Thursday, April 26, 2012

Cake Decorating: How do I Cover a Cake with Fondant?

As you may know, I have wanted to be a baker for some time now. I have taken the Wilton classes and even the commercial baking class at the local community college. I strive to go to Johnson & Wales University in Rhode Island once I finish my degree at Fairleigh Dickinson University to get a degree in Baking & Pastry (I’ve already been accepted!). Recently, one of my yoga instructors had told me I should really try to start selling my cakes or get the word passed around (we all know that word of mouth advertising can be very beneficial). I took her advice and have had my first cake sale (and many since then!)! I must say that I was very pleased with the cake and how it turned out. So, since I was so pleased, I thought I would give you a few hints as to how to cover a cake with fondant (since I thought I did that pretty successfully this time).
This part can be the most stressful when decorating a cake because you never quite know how gravity will work and if the fondant will tear. Usually, if there is a tear or a problem area, that is where the back is or where the decorations go—it is funny how this is what is used to figure out the front and back of a cake!

You can find a video tutorial for covering cakes with fondant here:
You can also read the Wilton tutorial:

The Wilton way is slightly different than the demonstration in the video, so I will go into detail about that:
Note: Make sure that the frosting atop your cake is not fully crusted so that the fondant has something to stick to.

  1. Roll out fondant on “Fondant Fun” Wilton mat. Cover mat with vegetable shortening (like Crisco) to ensure that fondant does not stick. Make sure you cover more than necessary because I find that I always roll out more than I anticipate (and it is better to roll out a few inches more to give yourself some wiggle room).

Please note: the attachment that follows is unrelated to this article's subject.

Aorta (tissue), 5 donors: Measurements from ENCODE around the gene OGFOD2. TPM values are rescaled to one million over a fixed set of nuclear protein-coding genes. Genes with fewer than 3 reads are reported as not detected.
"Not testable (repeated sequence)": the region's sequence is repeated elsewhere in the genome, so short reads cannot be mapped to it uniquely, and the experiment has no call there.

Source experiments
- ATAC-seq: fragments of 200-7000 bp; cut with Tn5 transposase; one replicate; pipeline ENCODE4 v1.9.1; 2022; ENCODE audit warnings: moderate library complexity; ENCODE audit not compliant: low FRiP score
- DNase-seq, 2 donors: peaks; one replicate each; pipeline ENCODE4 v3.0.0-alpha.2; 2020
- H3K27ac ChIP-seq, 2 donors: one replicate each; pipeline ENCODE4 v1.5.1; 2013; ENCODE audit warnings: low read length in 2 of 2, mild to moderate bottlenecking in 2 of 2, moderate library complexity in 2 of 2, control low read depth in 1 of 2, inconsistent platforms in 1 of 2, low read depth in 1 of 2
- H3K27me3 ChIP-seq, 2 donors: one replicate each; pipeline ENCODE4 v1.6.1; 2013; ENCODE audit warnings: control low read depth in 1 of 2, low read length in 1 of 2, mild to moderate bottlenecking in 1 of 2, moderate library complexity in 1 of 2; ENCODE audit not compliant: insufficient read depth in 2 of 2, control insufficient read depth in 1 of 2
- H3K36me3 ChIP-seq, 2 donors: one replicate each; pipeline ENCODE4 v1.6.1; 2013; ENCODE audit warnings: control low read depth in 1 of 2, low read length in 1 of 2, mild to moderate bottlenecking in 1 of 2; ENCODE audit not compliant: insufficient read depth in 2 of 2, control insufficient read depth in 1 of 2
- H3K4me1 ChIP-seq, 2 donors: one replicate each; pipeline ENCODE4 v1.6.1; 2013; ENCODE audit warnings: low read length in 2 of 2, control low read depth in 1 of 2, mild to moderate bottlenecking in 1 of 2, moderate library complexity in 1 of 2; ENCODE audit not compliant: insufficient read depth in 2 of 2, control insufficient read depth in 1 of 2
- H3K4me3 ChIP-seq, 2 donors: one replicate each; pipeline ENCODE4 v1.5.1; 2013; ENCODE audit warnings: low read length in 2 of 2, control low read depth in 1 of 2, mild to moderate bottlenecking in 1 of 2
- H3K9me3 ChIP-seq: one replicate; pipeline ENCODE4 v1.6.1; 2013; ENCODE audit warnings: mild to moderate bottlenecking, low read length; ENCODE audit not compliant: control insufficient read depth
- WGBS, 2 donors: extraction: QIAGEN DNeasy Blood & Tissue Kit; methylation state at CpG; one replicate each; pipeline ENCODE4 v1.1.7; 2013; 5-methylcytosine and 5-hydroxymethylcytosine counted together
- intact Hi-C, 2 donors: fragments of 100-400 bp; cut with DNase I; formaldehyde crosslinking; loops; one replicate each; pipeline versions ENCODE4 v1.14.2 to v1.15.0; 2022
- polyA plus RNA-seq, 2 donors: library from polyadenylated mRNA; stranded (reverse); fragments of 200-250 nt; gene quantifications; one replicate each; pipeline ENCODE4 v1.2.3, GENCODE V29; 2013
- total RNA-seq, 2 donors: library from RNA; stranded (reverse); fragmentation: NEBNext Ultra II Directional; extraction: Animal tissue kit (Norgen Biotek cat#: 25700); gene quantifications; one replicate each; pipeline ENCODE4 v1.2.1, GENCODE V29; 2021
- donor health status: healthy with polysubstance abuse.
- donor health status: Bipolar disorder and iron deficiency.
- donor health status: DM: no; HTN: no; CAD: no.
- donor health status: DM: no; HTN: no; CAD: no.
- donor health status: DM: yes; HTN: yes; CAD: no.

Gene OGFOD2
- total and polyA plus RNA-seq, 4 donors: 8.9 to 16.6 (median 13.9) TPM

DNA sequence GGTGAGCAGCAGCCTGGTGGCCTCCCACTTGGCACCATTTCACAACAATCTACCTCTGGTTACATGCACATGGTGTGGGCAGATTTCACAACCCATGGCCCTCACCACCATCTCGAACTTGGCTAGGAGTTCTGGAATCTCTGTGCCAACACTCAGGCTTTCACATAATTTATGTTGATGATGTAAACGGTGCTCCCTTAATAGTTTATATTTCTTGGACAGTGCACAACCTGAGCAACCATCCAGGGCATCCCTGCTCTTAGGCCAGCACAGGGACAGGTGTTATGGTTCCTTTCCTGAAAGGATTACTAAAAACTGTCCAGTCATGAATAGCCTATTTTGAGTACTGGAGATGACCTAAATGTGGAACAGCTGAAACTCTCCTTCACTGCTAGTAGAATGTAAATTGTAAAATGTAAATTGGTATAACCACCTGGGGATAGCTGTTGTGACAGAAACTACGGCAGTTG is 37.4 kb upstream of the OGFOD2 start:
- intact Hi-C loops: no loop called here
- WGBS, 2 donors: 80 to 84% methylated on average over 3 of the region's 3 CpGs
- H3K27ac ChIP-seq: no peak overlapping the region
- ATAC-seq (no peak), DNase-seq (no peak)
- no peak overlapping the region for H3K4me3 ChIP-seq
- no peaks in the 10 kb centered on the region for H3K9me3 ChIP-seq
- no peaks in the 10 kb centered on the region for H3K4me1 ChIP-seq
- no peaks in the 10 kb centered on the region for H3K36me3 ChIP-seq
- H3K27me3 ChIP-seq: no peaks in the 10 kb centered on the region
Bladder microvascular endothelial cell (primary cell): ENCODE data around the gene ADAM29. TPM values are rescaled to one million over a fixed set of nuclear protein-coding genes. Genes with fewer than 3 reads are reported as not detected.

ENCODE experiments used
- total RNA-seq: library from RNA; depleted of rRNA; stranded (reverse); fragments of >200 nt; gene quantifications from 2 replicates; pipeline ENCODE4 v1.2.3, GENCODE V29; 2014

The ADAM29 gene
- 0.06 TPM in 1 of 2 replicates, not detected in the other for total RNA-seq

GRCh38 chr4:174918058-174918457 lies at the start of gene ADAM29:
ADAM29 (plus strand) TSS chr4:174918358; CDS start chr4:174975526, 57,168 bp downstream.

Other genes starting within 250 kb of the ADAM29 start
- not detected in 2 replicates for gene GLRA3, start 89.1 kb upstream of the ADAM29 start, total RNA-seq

2. Next, once the fondant is rolled to about a ¼ inch thickness, place your cake on a pedestal of sorts, I usually buy the big jar of Crisco, so this works nicely to set my 8-inch round cake on. 
  3. Place the fondant over your cake—this is the scary part! Gently place it, don’t just plop it down.
  4. Make sure that all sides of the cake will be covered by fondant. If not, then gently move the fondant around until it fits perfectly.
  5. As in the video, use a fondant smoother to start smoothing out the sides GENTLY! (With placing the cake on a pedestal of sorts, it is easier for the excess fondant to fall rather than having it get bunched up on the sides or lie flat on a table.
  6. Start cutting excess fondant off the side of the cake. In Wilton we use a tapered spatula rather than a pizza cutter.  
  7. Continue to smooth the fondant with the fondant smoother to ensure a nice even consistency atop the cake.
  8. Tada! You have covered your first round cake! 

Since it is a bit more tricky to cover a square cake with fondant, you can view a tutorial here:

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